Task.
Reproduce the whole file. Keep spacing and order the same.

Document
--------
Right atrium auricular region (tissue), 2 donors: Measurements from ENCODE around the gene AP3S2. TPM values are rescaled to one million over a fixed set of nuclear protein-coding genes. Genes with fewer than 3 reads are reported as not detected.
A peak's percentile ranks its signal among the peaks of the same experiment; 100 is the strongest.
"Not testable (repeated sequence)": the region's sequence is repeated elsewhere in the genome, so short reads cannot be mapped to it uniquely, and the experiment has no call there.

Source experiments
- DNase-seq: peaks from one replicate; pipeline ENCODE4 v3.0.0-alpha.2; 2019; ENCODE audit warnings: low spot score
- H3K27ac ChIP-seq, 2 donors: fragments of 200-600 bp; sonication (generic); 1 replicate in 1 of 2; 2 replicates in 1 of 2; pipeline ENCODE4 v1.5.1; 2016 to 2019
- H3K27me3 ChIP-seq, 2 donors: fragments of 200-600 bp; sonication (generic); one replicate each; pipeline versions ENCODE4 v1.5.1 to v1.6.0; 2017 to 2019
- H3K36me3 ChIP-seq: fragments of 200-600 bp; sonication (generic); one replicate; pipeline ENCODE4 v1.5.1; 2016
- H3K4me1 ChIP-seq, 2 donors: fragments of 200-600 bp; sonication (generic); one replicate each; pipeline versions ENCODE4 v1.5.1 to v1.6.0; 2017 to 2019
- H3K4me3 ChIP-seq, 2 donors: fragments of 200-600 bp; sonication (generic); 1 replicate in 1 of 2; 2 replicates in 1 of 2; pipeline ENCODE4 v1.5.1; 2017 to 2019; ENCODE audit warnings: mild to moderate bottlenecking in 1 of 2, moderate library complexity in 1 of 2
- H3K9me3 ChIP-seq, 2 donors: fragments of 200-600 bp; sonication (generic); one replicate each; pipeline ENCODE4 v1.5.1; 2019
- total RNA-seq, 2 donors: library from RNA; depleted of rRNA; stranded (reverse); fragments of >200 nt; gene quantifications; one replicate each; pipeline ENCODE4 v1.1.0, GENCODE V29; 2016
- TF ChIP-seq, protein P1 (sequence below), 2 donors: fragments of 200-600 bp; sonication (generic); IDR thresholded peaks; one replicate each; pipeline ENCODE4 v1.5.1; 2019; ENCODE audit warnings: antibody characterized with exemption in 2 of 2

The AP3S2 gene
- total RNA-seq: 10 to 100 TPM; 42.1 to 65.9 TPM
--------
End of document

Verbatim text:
Right atrium auricular region (tissue), 2 donors: Measurements from ENCODE around the gene AP3S2. TPM values are rescaled to one million over a fixed set of nuclear protein-coding genes. Genes with fewer than 3 reads are reported as not detected.
A peak's percentile ranks its signal among the peaks of the same experiment; 100 is the strongest.
"Not testable (repeated sequence)": the region's sequence is repeated elsewhere in the genome, so short reads cannot be mapped to it uniquely, and the experiment has no call there.

Source experiments
- DNase-seq: peaks from one replicate; pipeline ENCODE4 v3.0.0-alpha.2; 2019; ENCODE audit warnings: low spot score
- H3K27ac ChIP-seq, 2 donors: fragments of 200-600 bp; sonication (generic); 1 replicate in 1 of 2; 2 replicates in 1 of 2; pipeline ENCODE4 v1.5.1; 2016 to 2019
- H3K27me3 ChIP-seq, 2 donors: fragments of 200-600 bp; sonication (generic); one replicate each; pipeline versions ENCODE4 v1.5.1 to v1.6.0; 2017 to 2019
- H3K36me3 ChIP-seq: fragments of 200-600 bp; sonication (generic); one replicate; pipeline ENCODE4 v1.5.1; 2016
- H3K4me1 ChIP-seq, 2 donors: fragments of 200-600 bp; sonication (generic); one replicate each; pipeline versions ENCODE4 v1.5.1 to v1.6.0; 2017 to 2019
- H3K4me3 ChIP-seq, 2 donors: fragments of 200-600 bp; sonication (generic); 1 replicate in 1 of 2; 2 replicates in 1 of 2; pipeline ENCODE4 v1.5.1; 2017 to 2019; ENCODE audit warnings: mild to moderate bottlenecking in 1 of 2, moderate library complexity in 1 of 2
- H3K9me3 ChIP-seq, 2 donors: fragments of 200-600 bp; sonication (generic); one replicate each; pipeline ENCODE4 v1.5.1; 2019
- total RNA-seq, 2 donors: library from RNA; depleted of rRNA; stranded (reverse); fragments of >200 nt; gene quantifications; one replicate each; pipeline ENCODE4 v1.1.0, GENCODE V29; 2016
- TF ChIP-seq, protein P1 (sequence below), 2 donors: fragments of 200-600 bp; sonication (generic); IDR thresholded peaks; one replicate each; pipeline ENCODE4 v1.5.1; 2019; ENCODE audit warnings: antibody characterized with exemption in 2 of 2

The AP3S2 gene
- total RNA-seq: 10 to 100 TPM; 42.1 to 65.9 TPM